Shifting Focus

I’ve been thinking about my writing a good deal lately.

Last month I added 50,000 additional words to my novel. I did this in one month. I don’t see it taking much more effort to complete said novel and prepare it for its final submission-grade version. I realize that I can complete this daunting task much sooner than I thought possible.

Instead of continuing the random flash posts, I’ve decided to focus on completing “The City of Light” and preparing it for publication elsewhere, and I honestly believe it is worthy of publishing using the traditional methods as opposed to self-publishing or e-publishing.

Now, I’ll admit I’ve been tempted, based on the many experiences that so many of you have shared on your own blogs, to pursue publishing my material on my own either online or in print. It seems like a great, easy way to get my words out there in public … but I’ve got a huge problem with this: I don’t like it.

I would willingly suffer through reams of rejection letters than circumvent the rite of passage that all my literary heroes have faced at one time or another. Call me old-fashioned.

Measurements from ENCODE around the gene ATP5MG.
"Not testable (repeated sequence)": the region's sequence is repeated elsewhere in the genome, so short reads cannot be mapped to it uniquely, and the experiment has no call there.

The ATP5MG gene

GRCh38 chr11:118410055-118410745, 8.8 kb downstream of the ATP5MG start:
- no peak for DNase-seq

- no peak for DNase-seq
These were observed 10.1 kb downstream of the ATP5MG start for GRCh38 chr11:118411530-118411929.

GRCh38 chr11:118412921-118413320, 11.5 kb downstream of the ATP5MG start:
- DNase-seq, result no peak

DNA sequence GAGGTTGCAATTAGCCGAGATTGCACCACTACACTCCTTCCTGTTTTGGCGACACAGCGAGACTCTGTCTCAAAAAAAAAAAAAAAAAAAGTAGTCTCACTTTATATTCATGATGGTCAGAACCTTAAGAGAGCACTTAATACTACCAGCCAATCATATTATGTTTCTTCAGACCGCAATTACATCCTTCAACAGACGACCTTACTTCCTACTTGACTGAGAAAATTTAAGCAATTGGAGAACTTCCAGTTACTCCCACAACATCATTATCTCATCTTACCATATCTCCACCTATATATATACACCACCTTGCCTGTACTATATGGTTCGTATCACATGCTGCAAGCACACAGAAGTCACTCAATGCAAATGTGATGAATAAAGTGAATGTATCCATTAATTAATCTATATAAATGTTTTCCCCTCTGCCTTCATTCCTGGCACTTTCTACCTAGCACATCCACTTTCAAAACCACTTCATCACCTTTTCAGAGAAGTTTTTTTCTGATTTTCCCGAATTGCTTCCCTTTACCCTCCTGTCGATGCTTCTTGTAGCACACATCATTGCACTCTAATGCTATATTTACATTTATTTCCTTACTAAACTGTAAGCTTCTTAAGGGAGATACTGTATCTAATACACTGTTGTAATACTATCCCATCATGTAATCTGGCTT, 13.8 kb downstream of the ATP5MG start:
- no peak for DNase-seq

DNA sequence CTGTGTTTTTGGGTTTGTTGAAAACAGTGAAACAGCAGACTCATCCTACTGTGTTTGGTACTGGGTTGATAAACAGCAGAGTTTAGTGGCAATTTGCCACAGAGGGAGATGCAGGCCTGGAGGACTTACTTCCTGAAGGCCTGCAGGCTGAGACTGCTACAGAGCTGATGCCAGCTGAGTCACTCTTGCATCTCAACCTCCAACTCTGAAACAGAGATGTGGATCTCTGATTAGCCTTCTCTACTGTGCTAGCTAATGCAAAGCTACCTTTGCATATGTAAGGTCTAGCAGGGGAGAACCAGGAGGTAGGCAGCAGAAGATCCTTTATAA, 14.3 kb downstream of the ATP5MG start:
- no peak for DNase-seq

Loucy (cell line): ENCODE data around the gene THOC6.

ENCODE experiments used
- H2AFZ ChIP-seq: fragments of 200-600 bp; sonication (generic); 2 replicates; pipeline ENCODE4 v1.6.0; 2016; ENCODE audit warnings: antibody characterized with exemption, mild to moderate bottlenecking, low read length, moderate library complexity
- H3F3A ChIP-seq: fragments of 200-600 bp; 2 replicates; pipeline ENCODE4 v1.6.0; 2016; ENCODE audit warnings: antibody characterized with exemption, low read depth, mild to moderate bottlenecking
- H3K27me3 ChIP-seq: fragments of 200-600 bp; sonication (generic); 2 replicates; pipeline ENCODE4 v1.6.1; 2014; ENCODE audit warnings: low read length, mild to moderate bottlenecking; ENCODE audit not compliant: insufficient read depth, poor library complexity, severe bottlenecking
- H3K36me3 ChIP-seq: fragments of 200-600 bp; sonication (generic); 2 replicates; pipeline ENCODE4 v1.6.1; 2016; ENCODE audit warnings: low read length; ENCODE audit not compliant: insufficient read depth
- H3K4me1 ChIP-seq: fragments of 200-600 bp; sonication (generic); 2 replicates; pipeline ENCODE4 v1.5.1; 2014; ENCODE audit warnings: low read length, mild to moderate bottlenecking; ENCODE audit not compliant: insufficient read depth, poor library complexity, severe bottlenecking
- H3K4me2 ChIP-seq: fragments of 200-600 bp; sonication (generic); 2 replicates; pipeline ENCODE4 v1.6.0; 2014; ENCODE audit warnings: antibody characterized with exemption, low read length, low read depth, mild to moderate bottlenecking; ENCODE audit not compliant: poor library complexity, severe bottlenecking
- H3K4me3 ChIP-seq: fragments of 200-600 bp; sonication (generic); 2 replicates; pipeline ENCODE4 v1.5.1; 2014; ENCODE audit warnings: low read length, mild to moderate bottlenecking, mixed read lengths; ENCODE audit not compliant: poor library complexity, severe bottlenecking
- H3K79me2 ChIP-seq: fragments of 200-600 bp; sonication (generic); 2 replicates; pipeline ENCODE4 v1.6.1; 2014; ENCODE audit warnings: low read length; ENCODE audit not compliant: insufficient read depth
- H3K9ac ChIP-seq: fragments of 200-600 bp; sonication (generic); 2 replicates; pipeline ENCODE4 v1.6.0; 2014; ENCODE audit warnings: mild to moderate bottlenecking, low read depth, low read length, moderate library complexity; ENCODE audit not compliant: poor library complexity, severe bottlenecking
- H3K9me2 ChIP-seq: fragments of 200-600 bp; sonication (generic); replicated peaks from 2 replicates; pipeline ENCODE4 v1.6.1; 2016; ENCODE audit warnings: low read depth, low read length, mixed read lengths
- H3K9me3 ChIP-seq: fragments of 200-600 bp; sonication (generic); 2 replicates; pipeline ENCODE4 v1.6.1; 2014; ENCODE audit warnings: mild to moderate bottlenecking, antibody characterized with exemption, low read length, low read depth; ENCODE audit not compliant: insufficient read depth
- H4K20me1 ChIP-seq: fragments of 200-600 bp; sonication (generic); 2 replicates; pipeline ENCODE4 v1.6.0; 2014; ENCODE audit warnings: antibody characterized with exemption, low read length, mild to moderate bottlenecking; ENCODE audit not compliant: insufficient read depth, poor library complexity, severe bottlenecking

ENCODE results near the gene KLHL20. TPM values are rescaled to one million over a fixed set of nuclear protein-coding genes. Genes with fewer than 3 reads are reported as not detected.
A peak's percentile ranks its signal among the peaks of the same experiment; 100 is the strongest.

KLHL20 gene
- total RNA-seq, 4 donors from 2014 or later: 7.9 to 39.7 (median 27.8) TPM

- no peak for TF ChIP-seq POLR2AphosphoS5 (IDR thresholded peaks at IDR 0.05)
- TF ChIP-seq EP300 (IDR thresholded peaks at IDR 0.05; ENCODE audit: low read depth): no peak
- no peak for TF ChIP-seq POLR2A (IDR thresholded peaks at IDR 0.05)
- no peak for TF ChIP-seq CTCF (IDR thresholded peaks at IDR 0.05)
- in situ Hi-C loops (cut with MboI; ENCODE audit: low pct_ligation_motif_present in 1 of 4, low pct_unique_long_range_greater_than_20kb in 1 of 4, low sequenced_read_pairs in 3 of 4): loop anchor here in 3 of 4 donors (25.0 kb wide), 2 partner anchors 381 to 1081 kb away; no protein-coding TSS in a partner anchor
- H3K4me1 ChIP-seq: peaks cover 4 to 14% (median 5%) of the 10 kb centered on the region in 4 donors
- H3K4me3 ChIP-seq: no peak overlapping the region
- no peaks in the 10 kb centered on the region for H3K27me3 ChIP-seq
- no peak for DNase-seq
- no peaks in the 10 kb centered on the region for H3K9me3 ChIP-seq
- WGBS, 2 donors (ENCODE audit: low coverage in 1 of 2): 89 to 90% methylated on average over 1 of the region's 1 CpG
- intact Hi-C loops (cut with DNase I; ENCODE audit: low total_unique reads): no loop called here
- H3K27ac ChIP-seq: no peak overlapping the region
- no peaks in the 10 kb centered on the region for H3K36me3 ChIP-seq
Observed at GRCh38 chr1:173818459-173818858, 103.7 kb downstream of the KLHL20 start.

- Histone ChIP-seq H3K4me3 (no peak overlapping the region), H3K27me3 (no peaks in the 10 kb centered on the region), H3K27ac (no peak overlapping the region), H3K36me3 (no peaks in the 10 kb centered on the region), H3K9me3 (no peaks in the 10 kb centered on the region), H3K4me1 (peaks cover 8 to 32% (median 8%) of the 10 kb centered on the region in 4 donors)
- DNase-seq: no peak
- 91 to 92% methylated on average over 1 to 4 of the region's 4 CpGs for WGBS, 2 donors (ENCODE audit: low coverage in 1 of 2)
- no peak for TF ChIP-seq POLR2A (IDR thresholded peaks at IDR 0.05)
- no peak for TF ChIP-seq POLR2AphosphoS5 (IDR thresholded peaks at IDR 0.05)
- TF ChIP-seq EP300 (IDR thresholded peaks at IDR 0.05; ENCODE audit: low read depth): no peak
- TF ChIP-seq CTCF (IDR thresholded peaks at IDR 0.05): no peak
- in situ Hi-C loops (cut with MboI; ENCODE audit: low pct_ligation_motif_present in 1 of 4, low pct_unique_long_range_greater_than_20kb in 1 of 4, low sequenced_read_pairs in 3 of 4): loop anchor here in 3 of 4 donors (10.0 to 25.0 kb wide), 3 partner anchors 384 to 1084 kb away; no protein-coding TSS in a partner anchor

Now, I used to dream of a future where every artist, musician, and writer would be loved and praised just for the act of creation, and not the merits of such – but I’ve read a hundred novels since then, and a ton of online self-published content.

There is a difference, and the gap between the good, the bad, and the “you need to stop–please” is as vast as this galaxy. There is a difference between being unpublished, having three blog followers, and being a skilled writer; and having thousands of blog followers and being a mediocre self-publisher.

Failure makes better writers.

Recently, I was playing 8 Eyes on the Nintendo Emulator I have, and as I defeated the last villain, after gratuitous use of save states, I felt a slight sense of accomplishment. I can now say “I have beaten 8 Eyes”. I can also that about A Boy and his Blob, 3D World Runner, Final Fantasy I-VI, Zelda 1 and 2, 1943, and a ton of other games that I can conveniently press “save state” through to the end.

Can I really say I’ve mastered those games though? Absolutely not. Kid Niki though, I mastered.

I can throw an anthology of my short stories together and publish it through Amazon. I can dig up that old psychological thriller I wrote in my twenties and get it published through iUniverse.

Can I really say I’ve been published though? I choose to say “absolutely not”.

zelda2

 

 

 

 

 

Just because you feel it, doesn’t mean it’s there, boyo.

 

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